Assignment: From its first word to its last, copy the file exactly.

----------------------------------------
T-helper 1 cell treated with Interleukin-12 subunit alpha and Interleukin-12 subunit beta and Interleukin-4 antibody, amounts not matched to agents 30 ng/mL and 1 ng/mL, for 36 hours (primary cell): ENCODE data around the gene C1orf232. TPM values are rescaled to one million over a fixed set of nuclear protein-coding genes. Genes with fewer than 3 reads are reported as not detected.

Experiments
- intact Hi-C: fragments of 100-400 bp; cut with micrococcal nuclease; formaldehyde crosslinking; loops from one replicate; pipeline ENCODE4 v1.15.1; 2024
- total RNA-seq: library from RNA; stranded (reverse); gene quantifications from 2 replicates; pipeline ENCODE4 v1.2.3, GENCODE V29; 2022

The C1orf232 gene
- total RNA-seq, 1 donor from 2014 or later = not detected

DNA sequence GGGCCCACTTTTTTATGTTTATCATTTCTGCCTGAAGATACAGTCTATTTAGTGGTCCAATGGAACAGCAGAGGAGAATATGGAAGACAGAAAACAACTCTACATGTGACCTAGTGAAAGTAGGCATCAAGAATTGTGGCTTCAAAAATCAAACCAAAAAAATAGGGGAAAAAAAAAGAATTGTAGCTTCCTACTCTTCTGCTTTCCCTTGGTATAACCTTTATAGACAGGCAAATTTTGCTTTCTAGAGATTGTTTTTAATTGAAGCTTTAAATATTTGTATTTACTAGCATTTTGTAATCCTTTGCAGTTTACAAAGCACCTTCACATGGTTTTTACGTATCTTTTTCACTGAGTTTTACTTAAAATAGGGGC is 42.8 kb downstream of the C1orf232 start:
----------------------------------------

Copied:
T-helper 1 cell treated with Interleukin-12 subunit alpha and Interleukin-12 subunit beta and Interleukin-4 antibody, amounts not matched to agents 30 ng/mL and 1 ng/mL, for 36 hours (primary cell): ENCODE data around the gene C1orf232. TPM values are rescaled to one million over a fixed set of nuclear protein-coding genes. Genes with fewer than 3 reads are reported as not detected.

Experiments
- intact Hi-C: fragments of 100-400 bp; cut with micrococcal nuclease; formaldehyde crosslinking; loops from one replicate; pipeline ENCODE4 v1.15.1; 2024
- total RNA-seq: library from RNA; stranded (reverse); gene quantifications from 2 replicates; pipeline ENCODE4 v1.2.3, GENCODE V29; 2022

The C1orf232 gene
- total RNA-seq, 1 donor from 2014 or later = not detected

DNA sequence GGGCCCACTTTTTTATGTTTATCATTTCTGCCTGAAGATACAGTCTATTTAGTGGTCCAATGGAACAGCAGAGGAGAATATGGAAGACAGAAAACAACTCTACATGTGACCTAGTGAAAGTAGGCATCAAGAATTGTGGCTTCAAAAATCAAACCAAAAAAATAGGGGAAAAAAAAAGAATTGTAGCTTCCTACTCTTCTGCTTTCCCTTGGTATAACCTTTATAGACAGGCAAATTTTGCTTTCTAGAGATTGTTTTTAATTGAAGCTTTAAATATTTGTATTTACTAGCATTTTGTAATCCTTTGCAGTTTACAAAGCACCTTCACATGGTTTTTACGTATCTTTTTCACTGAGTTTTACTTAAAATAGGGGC is 42.8 kb downstream of the C1orf232 start: